The Council opened the floor for comments on non-agenda items. Four of the Trump fans had filled out comment cards to speak and all four got reprimanded for mentioning the Sanctuary City resolution, which was to be discussed later in the evening. They didn't understand why they were being reprimanded and cried out that their free speech was being violated. One rambled on about how videoconferencing should be available for these meetings, because she drove a long way from the Valley. Another spoke in praise of Trump with nothing specific to Culver City. They didn’t identify themselves as Culver City residents. Other Trump supporters stood on the perimeter of the room, filming and livestreaming the meeting. They walked around and filmed everyone and tried to have an intimidating presence.  

After comments and voting happened on a few other agenda items, we got to the Sanctuary City issue. The clerk informed the council that more than 70 people had filled out comment cards! The mayor said it was typical to be able to count attendance on one hand at these meetings, but this time there were at least 150 people in the room and possibly more people in an overflow room that I didn’t see. We started hearing comments around 8:30 PM, and each person was allowed to speak for up to two minutes.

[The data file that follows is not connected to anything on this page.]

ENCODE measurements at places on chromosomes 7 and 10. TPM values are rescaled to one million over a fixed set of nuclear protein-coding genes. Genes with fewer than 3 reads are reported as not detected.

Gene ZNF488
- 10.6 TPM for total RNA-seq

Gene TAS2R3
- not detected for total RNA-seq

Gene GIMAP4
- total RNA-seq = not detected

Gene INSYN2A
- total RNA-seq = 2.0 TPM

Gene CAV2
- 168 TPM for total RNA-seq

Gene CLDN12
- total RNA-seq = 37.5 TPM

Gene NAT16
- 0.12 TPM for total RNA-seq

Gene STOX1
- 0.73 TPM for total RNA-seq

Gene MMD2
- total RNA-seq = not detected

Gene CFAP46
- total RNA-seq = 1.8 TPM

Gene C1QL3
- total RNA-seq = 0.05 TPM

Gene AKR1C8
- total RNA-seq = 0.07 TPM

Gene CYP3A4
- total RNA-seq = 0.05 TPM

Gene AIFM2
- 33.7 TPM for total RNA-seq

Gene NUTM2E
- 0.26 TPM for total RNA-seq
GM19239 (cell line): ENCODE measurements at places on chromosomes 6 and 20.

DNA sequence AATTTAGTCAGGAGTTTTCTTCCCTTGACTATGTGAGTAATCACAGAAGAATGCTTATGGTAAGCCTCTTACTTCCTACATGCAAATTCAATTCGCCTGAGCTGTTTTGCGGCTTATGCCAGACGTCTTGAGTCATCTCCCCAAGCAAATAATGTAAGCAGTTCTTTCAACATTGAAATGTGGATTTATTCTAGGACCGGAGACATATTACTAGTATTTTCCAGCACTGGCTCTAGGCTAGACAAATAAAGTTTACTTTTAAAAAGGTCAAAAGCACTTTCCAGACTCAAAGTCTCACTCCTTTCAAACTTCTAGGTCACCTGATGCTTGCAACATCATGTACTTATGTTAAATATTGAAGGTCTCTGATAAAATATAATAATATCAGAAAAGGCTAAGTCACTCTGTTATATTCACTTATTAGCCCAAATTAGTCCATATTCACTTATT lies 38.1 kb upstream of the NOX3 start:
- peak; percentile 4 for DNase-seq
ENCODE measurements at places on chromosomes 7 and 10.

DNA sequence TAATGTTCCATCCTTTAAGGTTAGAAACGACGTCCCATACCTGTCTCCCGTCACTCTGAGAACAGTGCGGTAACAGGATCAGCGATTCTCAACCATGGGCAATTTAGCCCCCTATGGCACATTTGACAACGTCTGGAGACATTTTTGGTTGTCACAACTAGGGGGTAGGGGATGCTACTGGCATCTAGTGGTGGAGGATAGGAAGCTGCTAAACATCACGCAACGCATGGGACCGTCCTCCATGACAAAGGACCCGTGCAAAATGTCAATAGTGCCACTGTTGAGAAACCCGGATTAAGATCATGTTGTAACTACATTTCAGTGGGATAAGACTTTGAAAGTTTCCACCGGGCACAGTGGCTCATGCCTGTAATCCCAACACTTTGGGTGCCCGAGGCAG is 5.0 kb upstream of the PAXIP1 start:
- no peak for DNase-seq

There were about ten Trump fans who spoke in opposition and at least 50 people who spoke in favor of the measure. The opposition comments centered on fear of undocumented immigrants raping and murdering Americans. “America First!” was the oft-repeated chant. One protester wore a T-shirt with the photo of someone who had been killed by an undocumented drunk driver. I guess we should have all worn T-shirts with photos of people killed by US citizens driving drunk. In response to those who lamented about the separation of families due to deportation, they spoke of the ultimate separation of families due to murder.

The Council had several options they were considering - and all were symbolic gestures ranging from Option One just stating “Culver City is a Sanctuary City” with no elaboration to Option Four which had a detailed list of what it means as defined by the ACLU and the Culver City Action Network (CCAN).  There was amazing diversity displayed by the Culver City residents who spoke up, and I found myself thinking back to the diversity I had seen the day before at Ciclavia.